83 German Easter Candy

(Easter candy by Lindt.)

Our sweet neighbor, Barbara, gave Jim and me this delightful and delicious Easter Candy when we picked her up this afternoon, after our toad crossing extravaganza. The three of us, drove down the hill to the Starnberger See to the Hotel Schloss Berg for afternoon coffee and cake. We sat in the warm restaurant next to the large windows overlooking the beautiful Alpine lake, snow gently falling, ducks swimming, and enjoyed life, friendships, and chocolate.

As darkness falls, I am content. It’s been a good day, and I’m grateful.

On The Road Again: The Packing Ritual

76 Packing for Germany Spring

Almost finished! Packing is a process for me. Especially when I’m packing for three months, three seasons. We’ll leave Dallas where it will be in the 70s and sunny and land in Munich where it has been snowing and raining. It will be in the 30s when we land. Hmm. Even dressing for the flight over is a challenge. Winter dies hard in Germany.

A week after we arrive in Munich, we’ll leave for Macedonia for the Service Project with International School students from all over Europe. The weather will be unpredictable, warmer during the day unless it’s raining, cool at night. Maybe. Then, we’ll return to Munich and drive to our apartment in the Black Forest. Hopefully, the sun will begin to shine and Spring will arrive. By June, we’ll be in northeastern Spain for training. Summer begins, It will be quite sunny and warm.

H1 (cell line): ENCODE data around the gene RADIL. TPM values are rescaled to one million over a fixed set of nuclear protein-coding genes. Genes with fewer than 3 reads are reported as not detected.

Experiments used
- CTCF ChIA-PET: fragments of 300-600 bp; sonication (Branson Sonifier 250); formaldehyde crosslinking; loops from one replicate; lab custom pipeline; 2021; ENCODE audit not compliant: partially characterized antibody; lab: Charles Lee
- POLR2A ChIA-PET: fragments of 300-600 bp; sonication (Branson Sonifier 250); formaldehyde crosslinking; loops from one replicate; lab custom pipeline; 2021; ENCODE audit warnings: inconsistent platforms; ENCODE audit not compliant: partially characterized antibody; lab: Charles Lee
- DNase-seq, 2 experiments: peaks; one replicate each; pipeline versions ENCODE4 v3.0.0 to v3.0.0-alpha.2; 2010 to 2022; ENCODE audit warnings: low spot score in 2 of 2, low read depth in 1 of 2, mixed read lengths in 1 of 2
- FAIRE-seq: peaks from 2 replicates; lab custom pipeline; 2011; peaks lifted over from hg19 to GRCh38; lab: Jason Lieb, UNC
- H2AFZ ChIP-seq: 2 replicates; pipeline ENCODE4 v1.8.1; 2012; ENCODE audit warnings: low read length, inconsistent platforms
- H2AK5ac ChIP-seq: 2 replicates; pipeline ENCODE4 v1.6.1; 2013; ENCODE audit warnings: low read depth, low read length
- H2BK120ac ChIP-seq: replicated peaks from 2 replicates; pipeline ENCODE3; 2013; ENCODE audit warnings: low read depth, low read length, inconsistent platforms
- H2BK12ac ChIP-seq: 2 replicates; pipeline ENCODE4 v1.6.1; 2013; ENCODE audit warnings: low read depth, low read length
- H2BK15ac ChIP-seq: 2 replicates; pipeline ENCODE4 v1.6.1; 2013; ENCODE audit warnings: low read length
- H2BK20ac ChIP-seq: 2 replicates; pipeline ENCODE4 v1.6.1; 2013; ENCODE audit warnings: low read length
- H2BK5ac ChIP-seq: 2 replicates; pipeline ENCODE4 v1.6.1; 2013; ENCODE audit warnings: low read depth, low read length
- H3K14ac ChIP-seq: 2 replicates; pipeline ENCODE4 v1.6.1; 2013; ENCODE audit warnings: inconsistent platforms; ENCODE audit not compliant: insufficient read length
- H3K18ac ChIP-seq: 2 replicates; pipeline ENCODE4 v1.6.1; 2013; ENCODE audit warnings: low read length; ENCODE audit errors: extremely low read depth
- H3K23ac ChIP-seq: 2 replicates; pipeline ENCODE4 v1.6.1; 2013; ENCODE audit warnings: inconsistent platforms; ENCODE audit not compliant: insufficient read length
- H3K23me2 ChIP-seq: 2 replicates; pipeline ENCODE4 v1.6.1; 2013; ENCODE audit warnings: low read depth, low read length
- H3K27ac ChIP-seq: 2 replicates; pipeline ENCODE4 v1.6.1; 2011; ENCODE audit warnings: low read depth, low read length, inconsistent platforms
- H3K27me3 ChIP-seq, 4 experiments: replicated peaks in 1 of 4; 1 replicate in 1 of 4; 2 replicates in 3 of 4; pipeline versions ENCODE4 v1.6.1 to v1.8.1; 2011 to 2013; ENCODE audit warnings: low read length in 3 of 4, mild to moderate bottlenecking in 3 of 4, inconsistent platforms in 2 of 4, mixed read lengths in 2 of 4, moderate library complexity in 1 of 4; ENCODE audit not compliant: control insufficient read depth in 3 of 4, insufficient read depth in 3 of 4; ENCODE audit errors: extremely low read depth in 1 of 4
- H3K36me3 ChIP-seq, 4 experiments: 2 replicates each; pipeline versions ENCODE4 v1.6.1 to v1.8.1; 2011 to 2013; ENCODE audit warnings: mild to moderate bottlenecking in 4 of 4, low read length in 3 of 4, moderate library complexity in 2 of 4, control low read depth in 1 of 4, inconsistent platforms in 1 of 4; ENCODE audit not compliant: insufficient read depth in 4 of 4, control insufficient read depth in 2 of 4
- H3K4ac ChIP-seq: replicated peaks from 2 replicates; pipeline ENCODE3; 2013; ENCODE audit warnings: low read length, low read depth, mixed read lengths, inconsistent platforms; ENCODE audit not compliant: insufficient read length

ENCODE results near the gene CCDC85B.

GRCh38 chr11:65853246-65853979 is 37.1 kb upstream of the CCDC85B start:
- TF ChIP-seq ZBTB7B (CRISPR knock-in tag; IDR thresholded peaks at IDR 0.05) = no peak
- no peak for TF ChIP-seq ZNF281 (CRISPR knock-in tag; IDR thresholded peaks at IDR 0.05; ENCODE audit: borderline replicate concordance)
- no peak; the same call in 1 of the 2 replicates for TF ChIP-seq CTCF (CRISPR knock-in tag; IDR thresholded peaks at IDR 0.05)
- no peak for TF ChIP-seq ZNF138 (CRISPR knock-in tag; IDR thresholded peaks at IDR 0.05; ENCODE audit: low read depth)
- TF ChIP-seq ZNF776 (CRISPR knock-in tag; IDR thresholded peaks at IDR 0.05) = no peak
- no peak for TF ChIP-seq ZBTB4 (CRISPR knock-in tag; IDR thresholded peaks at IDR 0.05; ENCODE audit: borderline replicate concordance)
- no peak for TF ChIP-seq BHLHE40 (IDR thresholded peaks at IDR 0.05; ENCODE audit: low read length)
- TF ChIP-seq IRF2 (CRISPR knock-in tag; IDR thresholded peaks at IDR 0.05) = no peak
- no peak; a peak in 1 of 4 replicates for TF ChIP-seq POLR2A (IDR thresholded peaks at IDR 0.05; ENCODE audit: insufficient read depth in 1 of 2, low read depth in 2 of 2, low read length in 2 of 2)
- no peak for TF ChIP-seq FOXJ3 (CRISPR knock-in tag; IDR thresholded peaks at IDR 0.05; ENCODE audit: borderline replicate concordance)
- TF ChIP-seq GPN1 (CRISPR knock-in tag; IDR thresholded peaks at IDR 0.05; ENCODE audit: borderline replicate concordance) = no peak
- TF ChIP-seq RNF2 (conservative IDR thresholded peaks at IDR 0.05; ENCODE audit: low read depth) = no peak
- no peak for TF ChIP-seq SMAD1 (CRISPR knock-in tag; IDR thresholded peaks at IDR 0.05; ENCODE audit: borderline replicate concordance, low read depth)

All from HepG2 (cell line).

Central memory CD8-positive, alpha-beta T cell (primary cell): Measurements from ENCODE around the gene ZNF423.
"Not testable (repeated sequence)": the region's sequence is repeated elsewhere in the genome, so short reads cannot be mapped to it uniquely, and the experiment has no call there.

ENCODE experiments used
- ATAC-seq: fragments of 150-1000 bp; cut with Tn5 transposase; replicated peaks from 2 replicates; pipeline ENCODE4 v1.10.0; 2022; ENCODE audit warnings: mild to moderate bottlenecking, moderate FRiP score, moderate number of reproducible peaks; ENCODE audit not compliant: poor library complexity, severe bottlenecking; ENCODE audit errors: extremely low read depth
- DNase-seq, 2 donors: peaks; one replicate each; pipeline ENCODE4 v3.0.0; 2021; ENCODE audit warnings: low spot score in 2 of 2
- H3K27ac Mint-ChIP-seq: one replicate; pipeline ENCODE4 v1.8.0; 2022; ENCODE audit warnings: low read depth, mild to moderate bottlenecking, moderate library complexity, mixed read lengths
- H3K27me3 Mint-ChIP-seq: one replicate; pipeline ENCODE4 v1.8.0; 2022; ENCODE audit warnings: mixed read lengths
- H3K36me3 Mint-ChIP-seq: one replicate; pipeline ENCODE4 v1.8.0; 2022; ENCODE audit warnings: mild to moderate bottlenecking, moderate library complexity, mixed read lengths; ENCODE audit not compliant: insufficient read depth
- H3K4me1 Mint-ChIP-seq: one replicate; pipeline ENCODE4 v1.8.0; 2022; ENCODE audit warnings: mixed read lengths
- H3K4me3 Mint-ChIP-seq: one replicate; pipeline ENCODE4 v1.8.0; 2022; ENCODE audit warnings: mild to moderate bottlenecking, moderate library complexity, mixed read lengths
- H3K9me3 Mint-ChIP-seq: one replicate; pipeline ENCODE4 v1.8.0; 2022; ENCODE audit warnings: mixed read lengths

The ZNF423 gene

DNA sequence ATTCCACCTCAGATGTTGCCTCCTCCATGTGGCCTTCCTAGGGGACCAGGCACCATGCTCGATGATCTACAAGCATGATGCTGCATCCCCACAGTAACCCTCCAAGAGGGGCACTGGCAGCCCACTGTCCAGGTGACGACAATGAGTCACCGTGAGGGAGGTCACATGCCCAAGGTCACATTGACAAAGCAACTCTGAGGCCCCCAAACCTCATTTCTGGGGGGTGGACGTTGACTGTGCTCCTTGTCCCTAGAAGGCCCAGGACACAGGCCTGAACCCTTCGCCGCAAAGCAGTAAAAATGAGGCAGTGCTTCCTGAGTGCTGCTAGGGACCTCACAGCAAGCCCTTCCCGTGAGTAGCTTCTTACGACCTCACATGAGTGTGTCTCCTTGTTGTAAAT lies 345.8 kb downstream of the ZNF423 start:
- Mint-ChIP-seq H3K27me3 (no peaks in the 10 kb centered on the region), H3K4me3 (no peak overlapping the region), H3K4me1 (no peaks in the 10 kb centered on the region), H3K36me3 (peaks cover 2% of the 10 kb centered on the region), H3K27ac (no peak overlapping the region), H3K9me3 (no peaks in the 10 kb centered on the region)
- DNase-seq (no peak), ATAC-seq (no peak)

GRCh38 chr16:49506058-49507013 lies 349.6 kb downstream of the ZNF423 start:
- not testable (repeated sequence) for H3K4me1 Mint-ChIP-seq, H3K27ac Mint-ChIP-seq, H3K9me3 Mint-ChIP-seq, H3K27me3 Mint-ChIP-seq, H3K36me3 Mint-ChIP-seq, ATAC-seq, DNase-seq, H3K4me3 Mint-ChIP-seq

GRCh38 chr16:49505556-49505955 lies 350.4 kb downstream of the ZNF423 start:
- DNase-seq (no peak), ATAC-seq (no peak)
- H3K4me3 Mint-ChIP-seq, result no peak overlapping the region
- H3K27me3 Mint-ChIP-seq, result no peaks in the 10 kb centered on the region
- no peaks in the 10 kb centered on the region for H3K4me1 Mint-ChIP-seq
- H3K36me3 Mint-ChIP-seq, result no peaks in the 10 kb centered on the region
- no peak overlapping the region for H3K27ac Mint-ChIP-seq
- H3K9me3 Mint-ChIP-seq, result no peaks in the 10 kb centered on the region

So you see my problem. I know. I know. You’re saying, Poor you, traveling to all those places. It’s true. I have a great job. But seriously, packing takes thoughtful planning. (Was that redundant.) I first lay out EVERYTHING I think I might wear in piles on the bed. Then, I leave and do something else for awhile. Later, I come back to my piles and rummage through them, pulling things I really don’t need. Again, I wander to the kitchen for chocolate and a coke. Finally, I return to the bedroom and make a final run through, holding up each piece of clothing and asking myself, is this really necessary, or can I pack an extra package of flour tortillas in its place? At this point, I put everything in the suitcase and weigh it. Now I can decide what shoes/boots will fit. I, of course, will be wearing the heaviest pair on the plane!

77 Books for Research

Now to pack my carry on. What books will I need? I’ll be working on my new novel. (I MUST BUY A KINDLE.) Then, the DVDs, chocolate, more books, laptop, more chocolate, pictures of the family, additional chocolate, passport, deck of cards… Done.

I know what you’re wondering. Isn’t there chocolate in Germany? YES. Amazing chocolate, but hey, it’s a long flight.

I’ll try to take pictures and do a better job of documenting our journey while we’re at home on the other side of the pond. Auf wiedersehen!

Prague: Medieval Magic and Majesty

 

40 Charles Bridge Prague Night

(Walking across the Charles Bridge.)

One of my favorite European cities is Prague, Czech Republic…